(MCT) — Between casinos, video poker machines and old-fashioned horse tracks, people in Illinois have more state-sanctioned gambling options than ever before.
Still, nothing stokes dreams of a multimillion-dollar payout quite like a nine-figure lottery jackpot.
The Illinois Lottery estimates it will sell about $55 million worth of tickets for the multistate Powerball jackpot that hit a record $550 million Wednesday, as both longtime lottery players and rookies shelled out $2 per ticket for a chance to change tax brackets.
Regardless of whether an Illinois resident is a winner, the state will come out ahead, said Michael Jones, superintendent of the Illinois Lottery.
"It's huge," Jones said Wednesday. "These events are really our Super Bowl."
But determining who benefits — and by how much — from the surge in spending on Powerball tickets in Illinois is difficult to quantify.
Powerball sales for Wednesday's drawing will generate an estimated $22 million for a state education fund, though lottery officials and people at some educational organizations disagree about the overall effect of that money.
Stores that sell Powerball tickets will definitely make some extra money, said Victor Matheson, an economics professor at the College of the Holy Cross in Massachusetts who has studied lotteries and gambling.
"This is a good day to be a 7-Eleven owner," Matheson said. "It's a little bit like an early Christmas for retailers."
But stores that don't sell lottery tickets could see a temporary decrease in sales, Matheson said.
"I imagine that it is not a great day for Starbucks," he said. "People are buying a couple of lottery tickets rather than a latte."
The $2 it costs to buy a Powerball ticket is split several ways, with half of that amount going to the prize fund, lottery officials said.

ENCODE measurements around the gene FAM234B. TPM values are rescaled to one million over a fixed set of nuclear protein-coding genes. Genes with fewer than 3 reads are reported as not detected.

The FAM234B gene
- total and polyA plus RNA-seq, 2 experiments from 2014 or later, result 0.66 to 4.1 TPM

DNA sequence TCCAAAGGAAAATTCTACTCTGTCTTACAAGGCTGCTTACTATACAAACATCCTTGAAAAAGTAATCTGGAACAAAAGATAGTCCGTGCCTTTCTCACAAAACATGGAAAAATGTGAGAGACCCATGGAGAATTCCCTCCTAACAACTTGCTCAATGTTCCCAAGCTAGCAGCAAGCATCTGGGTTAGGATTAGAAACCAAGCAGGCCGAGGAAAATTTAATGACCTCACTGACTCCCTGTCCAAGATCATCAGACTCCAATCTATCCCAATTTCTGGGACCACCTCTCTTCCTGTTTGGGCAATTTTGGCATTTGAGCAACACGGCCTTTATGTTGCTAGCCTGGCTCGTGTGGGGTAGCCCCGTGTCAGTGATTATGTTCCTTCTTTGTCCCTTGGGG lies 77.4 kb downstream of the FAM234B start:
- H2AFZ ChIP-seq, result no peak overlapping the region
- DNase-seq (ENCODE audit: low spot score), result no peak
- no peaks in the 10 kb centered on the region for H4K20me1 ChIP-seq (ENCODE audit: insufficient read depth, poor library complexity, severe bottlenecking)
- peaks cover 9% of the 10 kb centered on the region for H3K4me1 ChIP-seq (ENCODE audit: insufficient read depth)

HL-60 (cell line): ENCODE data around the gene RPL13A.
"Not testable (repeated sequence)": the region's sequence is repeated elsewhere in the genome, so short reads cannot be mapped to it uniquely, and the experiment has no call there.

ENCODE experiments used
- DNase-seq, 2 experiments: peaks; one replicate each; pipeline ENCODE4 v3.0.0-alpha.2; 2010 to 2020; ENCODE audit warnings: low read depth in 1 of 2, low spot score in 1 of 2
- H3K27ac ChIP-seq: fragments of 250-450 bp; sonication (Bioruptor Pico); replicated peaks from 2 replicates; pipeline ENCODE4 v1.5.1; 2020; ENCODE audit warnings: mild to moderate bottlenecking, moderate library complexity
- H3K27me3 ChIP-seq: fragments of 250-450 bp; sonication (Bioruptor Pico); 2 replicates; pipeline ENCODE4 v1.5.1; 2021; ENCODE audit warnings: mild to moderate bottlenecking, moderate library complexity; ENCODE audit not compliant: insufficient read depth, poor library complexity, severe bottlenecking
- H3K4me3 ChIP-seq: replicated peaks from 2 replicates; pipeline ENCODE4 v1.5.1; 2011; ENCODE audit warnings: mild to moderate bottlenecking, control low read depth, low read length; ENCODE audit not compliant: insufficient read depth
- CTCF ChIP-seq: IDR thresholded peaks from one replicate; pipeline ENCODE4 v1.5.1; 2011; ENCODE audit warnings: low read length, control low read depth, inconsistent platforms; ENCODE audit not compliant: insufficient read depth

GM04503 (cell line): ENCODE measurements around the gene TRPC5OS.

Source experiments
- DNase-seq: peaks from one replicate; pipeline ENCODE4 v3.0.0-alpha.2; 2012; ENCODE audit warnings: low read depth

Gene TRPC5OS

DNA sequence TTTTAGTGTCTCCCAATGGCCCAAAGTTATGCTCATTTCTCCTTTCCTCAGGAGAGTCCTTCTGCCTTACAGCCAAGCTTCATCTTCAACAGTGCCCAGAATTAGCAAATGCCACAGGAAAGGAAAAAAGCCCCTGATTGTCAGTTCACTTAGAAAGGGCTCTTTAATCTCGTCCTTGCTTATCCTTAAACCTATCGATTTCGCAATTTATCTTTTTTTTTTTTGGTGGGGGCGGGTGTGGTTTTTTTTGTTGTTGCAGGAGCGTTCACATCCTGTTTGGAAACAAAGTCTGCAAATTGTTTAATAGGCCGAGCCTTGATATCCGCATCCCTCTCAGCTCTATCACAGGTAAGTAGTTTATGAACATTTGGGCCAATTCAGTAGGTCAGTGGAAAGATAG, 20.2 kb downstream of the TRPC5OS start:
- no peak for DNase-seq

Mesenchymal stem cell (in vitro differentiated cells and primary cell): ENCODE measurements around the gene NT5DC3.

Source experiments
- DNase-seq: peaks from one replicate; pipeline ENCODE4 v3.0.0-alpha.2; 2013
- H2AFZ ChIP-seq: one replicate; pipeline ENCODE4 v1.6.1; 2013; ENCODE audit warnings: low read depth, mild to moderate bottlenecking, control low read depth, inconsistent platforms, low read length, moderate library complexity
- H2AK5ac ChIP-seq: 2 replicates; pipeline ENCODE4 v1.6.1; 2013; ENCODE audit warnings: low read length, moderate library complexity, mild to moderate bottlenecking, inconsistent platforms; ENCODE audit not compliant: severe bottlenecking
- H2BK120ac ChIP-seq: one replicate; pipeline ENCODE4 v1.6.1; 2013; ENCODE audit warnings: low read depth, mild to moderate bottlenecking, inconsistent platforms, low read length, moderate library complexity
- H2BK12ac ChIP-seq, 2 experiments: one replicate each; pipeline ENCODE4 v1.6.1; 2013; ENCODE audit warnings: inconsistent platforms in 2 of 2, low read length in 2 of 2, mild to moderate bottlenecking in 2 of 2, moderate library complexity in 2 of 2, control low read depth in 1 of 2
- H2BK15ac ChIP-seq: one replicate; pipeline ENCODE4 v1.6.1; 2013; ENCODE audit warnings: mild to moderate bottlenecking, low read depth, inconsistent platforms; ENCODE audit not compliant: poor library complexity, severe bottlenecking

Five percent, or 10 cents, goes to the retailer, leaving 90 cents to be used for the lottery's operating costs, plus other expenses such as the state education fund and a state capital projects fund, officials said.
Illinois Lottery games generated nearly $640 million for the Common School Fund in fiscal year 2012, up from nearly $632 million in 2011 and $625 million in 2010.
States began creating lotteries in the 1960s and soon tied them to education funding as they encountered resistance from people who considered gambling a sin, said Patrick Pierce, a political science professor at St. Mary's College in Notre Dame, Ind., and the author of a book on the politics of legalized gambling.
The tactic generally worked, and state-sponsored lotteries continued to spread, Pierce said.
"Folks have been kind of desensitized to gambling," Pierce said. "Nobody is going to take you seriously anymore if you start talking about how it's sinful."
People can more easily justify spending a few bucks on a lottery ticket if they know that some of the money will go toward supporting schools, said Jones, the Illinois Lottery's superintendent.
"Most people who play the lottery wind up losing to some extent, and they need to be confident that their losses are going to something that they believe in, that they believe is the common good," Jones said.
But the money generated by the Illinois Lottery makes up only a small portion of the state's Common School Fund. In fiscal year 2012, the lottery contribution accounted for about 10 percent of the fund's $6.07 billion in total deposits, according to the state comptroller's office.
The lottery's contribution is even less significant when compared to the more than $28 billion from all revenue sources that was spent on schools in Illinois in fiscal year 2011, said James Russell, associate executive director of the Illinois Association of School Boards.
The lottery's contribution simply takes the place of money that would come from other state sources and does not add to overall school funding, the association says.
"Does it help? Sure, $632 million does help," Russell said. "But it doesn't add to what the state is giving to schools."
Knowing that the lottery provides some money to schools also makes people more skeptical when school districts say they need more money, Russell said.
"People believe that there is all this money coming in from lottery funds, (but) it's just not the case," he said. "The perception differs from the fact."
But concern about where his money would go was the furthest thing from Marvin Harvey's mind Wednesday morning as he bought a Powerball ticket at a 7-Eleven near Wacker Drive and Wabash Avenue in Chicago.
Instead, he was making plans for the millions of dollars he hoped to win, including flying on a private jet to New York City and Paris.
"I've got it," Harvey, 48, told the store clerk as he bought his tickets. "This is it."